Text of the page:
Asian KO Artist Naoya Inoue & Srisaket Sor Rungvisai Headline Boxing

 Historically, there’s scarcely been a time when the Asian brethren failed to leave an indelible, elite level impression upon our sport. From the earliest days of the Philippines’ Pancho Villa (Asia’s first world champion in boxing) and Flash Elorde, to Japan’s Fighting Harada and Thailand’s Khaosai Galaxy, there’s been no shortage of talent from our friends residing in the Far East. Most famously, Manny Pacquiao carried his country, continent and culture on his back, claiming scalps from 108-154 pounds. As the “Pac Man” places the finishing touches, the cherries on top of his illustrious career, there’s not one but two fellow Asian pugilists etching their names in our memories as well. Srisaket Sor Rungvisai and Naoya Inoue are garnering pound for pound recognition worldwide; and in what can only be deemed a treat, these men are both fighting this weekend on separate cards accessible to American viewing audiences.

 

Srisaket Sor Rungvisai (46-4-1, 41 KO’s) vs. Iran Diaz (14-2-3, 6 KO’s)

The pursuit of becoming one of the best in your sport usually consists of beating the best within it. Well, when Wisaksil Wangek, professionally known as “Srisaket Sor Rungvisai” lifted the WBC super flyweight championship from undefeated perennial pound for pounder, Roman “Chocolatito” Gonzalez, it raised eyebrows. Rendering “Chocolatito” motionless, flat on his back in their immediate rematch signaled to the world Sor Rungvisai was no fluke and arguably one of the 12-15 best fighters on the planet. Rungvisai will make the third defense of his title against the unheralded Iran Diaz from Mexico.

 

The bout will take place Saturday, October 6th from Rungvisai’s home country of Thailand, and will be presented absolutely free on Youtube, courtesy of “ONE: Kingdom of Heroes” (5AM CST). The card will feature a mixture of Muay Thai, MMA, kickboxing and boxing. While anything is possible, it’s next to impossible to imagine Diaz having much success, never mind beating his aggressive, hard-punching southpaw foe. As such, Rungvisai is heavily favored by early KO.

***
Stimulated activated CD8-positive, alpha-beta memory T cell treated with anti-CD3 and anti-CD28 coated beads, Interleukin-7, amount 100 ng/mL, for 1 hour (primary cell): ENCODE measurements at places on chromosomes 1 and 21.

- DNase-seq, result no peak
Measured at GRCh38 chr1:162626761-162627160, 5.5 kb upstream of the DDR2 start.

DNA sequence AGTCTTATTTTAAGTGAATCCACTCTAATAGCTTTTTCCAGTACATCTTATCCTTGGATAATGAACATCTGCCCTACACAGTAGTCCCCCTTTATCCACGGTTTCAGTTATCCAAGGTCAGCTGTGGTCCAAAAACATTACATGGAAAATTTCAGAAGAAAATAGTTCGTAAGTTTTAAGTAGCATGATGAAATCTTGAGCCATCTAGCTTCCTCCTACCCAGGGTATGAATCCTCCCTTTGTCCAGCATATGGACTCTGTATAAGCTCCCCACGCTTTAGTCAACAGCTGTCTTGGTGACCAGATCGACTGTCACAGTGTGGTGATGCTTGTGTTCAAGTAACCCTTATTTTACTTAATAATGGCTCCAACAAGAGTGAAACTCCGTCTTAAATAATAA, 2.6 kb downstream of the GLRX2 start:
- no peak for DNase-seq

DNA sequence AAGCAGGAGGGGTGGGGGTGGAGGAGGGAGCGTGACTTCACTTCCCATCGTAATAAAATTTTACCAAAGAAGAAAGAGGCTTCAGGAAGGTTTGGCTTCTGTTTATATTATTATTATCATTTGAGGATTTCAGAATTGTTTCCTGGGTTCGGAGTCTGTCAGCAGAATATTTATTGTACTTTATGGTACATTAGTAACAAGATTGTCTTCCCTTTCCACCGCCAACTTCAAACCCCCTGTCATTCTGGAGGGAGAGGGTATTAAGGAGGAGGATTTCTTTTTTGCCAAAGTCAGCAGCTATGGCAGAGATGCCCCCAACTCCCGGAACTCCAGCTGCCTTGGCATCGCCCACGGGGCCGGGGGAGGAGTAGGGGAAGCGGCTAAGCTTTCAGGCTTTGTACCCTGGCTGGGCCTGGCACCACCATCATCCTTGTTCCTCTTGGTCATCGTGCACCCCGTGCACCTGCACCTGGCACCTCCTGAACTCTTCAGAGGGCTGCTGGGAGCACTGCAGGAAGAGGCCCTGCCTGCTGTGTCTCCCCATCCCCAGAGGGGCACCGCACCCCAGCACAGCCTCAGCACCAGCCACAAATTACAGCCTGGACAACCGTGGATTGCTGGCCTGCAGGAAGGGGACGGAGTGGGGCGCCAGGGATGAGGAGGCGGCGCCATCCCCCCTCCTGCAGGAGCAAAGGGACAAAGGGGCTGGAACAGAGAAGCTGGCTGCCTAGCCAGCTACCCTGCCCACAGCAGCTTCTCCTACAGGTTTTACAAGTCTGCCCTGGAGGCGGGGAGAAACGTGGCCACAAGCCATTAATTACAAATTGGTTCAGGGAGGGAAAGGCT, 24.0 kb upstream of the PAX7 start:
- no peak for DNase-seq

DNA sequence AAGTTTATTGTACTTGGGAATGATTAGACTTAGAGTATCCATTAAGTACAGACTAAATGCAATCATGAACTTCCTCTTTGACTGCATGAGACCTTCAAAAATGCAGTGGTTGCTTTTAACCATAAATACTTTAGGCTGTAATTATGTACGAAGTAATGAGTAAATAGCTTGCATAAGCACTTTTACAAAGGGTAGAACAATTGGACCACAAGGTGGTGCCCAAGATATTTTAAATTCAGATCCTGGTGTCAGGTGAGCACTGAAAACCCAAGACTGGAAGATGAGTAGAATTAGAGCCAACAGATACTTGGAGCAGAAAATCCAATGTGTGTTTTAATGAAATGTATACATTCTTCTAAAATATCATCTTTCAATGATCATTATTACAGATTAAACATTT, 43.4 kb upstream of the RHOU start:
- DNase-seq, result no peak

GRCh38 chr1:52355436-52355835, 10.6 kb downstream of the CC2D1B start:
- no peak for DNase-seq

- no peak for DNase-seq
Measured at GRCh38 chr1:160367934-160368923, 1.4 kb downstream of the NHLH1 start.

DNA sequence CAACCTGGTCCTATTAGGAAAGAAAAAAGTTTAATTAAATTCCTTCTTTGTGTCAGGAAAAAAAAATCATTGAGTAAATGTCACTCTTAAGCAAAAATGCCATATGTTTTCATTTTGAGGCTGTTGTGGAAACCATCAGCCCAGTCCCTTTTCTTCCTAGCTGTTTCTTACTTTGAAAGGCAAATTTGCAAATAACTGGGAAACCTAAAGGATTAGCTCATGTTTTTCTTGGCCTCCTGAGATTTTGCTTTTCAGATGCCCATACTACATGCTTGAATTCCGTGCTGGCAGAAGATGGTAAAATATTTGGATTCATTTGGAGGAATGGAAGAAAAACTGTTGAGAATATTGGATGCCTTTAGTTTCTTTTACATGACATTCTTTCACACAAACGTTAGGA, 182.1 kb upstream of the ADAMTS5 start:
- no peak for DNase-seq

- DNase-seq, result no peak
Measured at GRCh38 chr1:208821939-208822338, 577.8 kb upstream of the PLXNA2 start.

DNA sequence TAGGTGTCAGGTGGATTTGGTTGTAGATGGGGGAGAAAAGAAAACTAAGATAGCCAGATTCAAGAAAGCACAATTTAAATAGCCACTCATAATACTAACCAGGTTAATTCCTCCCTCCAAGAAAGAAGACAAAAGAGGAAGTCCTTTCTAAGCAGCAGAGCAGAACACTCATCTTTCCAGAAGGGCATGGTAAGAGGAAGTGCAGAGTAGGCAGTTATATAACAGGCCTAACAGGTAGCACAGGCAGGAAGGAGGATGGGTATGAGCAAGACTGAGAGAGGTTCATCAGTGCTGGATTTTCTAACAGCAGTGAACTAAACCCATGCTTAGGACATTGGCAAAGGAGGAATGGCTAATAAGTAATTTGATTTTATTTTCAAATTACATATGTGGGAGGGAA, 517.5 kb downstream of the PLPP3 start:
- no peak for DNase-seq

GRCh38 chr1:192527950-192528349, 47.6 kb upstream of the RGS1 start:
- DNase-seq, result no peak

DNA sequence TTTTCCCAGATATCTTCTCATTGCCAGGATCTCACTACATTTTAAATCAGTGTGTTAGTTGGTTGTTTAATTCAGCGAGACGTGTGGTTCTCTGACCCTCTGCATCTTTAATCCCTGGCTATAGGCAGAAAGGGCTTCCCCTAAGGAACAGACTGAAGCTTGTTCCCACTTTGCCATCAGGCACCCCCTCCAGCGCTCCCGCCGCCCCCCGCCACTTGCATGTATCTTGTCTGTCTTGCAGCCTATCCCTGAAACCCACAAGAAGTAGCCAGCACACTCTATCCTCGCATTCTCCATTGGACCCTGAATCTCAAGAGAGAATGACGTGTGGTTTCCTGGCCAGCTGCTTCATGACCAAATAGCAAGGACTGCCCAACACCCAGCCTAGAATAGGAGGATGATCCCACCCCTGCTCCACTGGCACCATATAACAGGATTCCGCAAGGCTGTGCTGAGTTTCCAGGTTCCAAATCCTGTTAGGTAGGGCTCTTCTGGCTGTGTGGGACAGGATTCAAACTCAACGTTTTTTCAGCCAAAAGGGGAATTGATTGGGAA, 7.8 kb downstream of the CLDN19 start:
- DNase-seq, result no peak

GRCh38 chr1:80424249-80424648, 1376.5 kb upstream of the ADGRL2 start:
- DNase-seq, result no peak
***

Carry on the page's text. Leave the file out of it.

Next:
Naoya Inoue (16-0, 14 KO’s) vs. Juan Carlos Payano (20-1, 9 KO’s)

The following day, Sunday, October 7th, Naoya “Monster” Inoue makes the first defense of his WBA 118-pound belt against Juan Carlos Payano. Kick- starting the World Boxing Super Series’ Bantamweight Tournament, featuring all but one of the reigning titlists within the division. The bout will broadcast live on DAZN (6AM CST) from Inoue’s homeland of Yokohama, Japan.

 

Without a doubt, Inoue is one of the ten best boxers alive, arguably top five. But lower weight, non-American fighters rarely get that type of love on high profile pound for pound lists. Inoue more than passes the eye-ball test however. Since his 6th pro fight, he’s ran roughshod over elite level opposition, winning world titles at 108 and 115 before picking up the 118-strap in his last bout, a 1st round KO of Jaime McDonnell. Imagine if Inoue hadn’t skipped 112; he’d have ruled four different weight classes in a mere 16 outings!  Inoue’s ambitious, skilled, fast, and punches very hard for a man his size. He also seems to enjoy inflicting pain on his opponents, which is always an asset in the hurt business. Inoue doesn’t just want to win, he wants to make a statement, an examples out of those foolish enough to step in the squared circle with him.

 

Payano is next in line to test Inoue’s waters. He’s a rugged Dominican with a win and a loss to 3-time U.S. Olympian, Rau’Shee Warren, and he’s never been stopped. Pugilism Company fully expects that streak of fortune to painfully come to an end this Sunday.


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